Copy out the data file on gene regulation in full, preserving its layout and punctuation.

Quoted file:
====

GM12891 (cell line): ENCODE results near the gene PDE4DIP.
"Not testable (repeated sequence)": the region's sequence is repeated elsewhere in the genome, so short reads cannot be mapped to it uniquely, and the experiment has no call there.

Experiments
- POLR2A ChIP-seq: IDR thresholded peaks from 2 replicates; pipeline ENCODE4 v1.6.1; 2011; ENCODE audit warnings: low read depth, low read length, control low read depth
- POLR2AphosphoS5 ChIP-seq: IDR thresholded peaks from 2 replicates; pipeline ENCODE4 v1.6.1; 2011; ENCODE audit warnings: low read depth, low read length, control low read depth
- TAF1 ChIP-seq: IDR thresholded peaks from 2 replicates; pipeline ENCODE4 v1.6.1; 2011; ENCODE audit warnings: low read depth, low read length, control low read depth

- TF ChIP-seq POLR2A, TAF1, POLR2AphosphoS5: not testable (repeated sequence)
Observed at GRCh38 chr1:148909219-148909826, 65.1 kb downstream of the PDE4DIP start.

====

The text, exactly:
GM12891 (cell line): ENCODE results near the gene PDE4DIP.
"Not testable (repeated sequence)": the region's sequence is repeated elsewhere in the genome, so short reads cannot be mapped to it uniquely, and the experiment has no call there.

Experiments
- POLR2A ChIP-seq: IDR thresholded peaks from 2 replicates; pipeline ENCODE4 v1.6.1; 2011; ENCODE audit warnings: low read depth, low read length, control low read depth
- POLR2AphosphoS5 ChIP-seq: IDR thresholded peaks from 2 replicates; pipeline ENCODE4 v1.6.1; 2011; ENCODE audit warnings: low read depth, low read length, control low read depth
- TAF1 ChIP-seq: IDR thresholded peaks from 2 replicates; pipeline ENCODE4 v1.6.1; 2011; ENCODE audit warnings: low read depth, low read length, control low read depth

- TF ChIP-seq POLR2A, TAF1, POLR2AphosphoS5: not testable (repeated sequence)
Observed at GRCh38 chr1:148909219-148909826, 65.1 kb downstream of the PDE4DIP start.